The first analysis of Ewing's sarcoma methyloma opens doors to new treatments
01.12.2016 | IDIBELL-Bellvitge Biomedical Research Institute
A multi-institutional research collaboration has created a novel approach for fabricating three-dimensional micro-optics through the shape-defined formation of porous silicon (PSi), with broad impacts in integrated optoelectronics, imaging, and photovoltaics.
Working with colleagues at Stanford and The Dow Chemical Company, researchers at the University of Illinois at Urbana-Champaign fabricated 3-D birefringent...
In experiments with magnetic atoms conducted at extremely low temperatures, scientists have demonstrated a unique phase of matter: The atoms form a new type of quantum liquid or quantum droplet state. These so called quantum droplets may preserve their form in absence of external confinement because of quantum effects. The joint team of experimental physicists from Innsbruck and theoretical physicists from Hannover report on their findings in the journal Physical Review X.
“Our Quantum droplets are in the gas phase but they still drop like a rock,” explains experimental physicist Francesca Ferlaino when talking about the...
The Max Planck Institute for Physics (MPP) is opening up a new research field. A workshop from November 21 - 22, 2016 will mark the start of activities for an innovative axion experiment. Axions are still only purely hypothetical particles. Their detection could solve two fundamental problems in particle physics: What dark matter consists of and why it has not yet been possible to directly observe a CP violation for the strong interaction.
The “MADMAX” project is the MPP’s commitment to axion research. Axions are so far only a theoretical prediction and are difficult to detect: on the one hand,...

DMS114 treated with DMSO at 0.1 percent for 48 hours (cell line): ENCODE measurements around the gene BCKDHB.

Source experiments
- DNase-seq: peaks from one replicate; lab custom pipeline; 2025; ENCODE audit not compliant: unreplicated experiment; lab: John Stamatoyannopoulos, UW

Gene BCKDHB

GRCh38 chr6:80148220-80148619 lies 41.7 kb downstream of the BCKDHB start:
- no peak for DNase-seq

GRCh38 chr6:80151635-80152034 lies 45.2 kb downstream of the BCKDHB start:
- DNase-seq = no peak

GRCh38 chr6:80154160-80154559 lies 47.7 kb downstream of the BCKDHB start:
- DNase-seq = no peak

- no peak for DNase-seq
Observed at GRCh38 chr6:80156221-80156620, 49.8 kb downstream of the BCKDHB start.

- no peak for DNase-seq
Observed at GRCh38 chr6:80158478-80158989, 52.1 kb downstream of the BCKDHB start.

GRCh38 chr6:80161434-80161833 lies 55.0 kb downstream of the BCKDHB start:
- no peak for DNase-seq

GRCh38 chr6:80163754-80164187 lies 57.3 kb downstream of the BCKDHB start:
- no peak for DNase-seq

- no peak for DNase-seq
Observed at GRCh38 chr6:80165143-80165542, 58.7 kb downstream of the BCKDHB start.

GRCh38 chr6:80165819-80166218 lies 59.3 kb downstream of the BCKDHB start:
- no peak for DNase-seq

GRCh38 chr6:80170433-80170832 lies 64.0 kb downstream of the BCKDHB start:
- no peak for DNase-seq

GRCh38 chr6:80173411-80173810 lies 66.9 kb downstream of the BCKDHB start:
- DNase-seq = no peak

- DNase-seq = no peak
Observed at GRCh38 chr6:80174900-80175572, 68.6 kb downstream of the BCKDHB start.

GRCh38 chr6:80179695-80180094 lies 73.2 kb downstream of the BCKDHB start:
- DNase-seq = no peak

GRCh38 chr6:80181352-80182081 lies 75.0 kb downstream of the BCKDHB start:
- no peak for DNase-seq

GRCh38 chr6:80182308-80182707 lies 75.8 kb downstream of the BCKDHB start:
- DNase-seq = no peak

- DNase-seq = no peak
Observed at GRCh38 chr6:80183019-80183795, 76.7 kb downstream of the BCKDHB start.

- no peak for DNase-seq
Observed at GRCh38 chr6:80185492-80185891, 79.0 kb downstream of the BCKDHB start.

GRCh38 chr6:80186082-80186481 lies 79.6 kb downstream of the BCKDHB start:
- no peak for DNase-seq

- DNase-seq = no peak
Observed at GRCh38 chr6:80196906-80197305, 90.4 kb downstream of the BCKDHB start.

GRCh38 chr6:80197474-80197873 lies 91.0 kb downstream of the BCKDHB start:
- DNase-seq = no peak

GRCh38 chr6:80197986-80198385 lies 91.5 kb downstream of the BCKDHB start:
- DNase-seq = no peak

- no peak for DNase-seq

Broadband rotational spectroscopy unravels structural reshaping of isolated molecules in the gas phase to accommodate water
In two recent publications in the Journal of Chemical Physics and in the Journal of Physical Chemistry Letters, researchers around Melanie Schnell from the Max...
The efficiency of power electronic systems is not solely dependent on electrical efficiency but also on weight, for example, in mobile systems. When the weight of relevant components and devices in airplanes, for instance, is reduced, fuel savings can be achieved and correspondingly greenhouse gas emissions decreased. New materials and components based on gallium nitride (GaN) can help to reduce weight and increase the efficiency. With these new materials, power electronic switches can be operated at higher switching frequency, resulting in higher power density and lower material costs.
Researchers at the Fraunhofer Institute for Solar Energy Systems ISE together with partners have investigated how these materials can be used to make power...
16.11.2016 | Event News
01.11.2016 | Event News
14.10.2016 | Event News
02.12.2016 | Medical Engineering
02.12.2016 | Agricultural and Forestry Science
02.12.2016 | Physics and Astronomy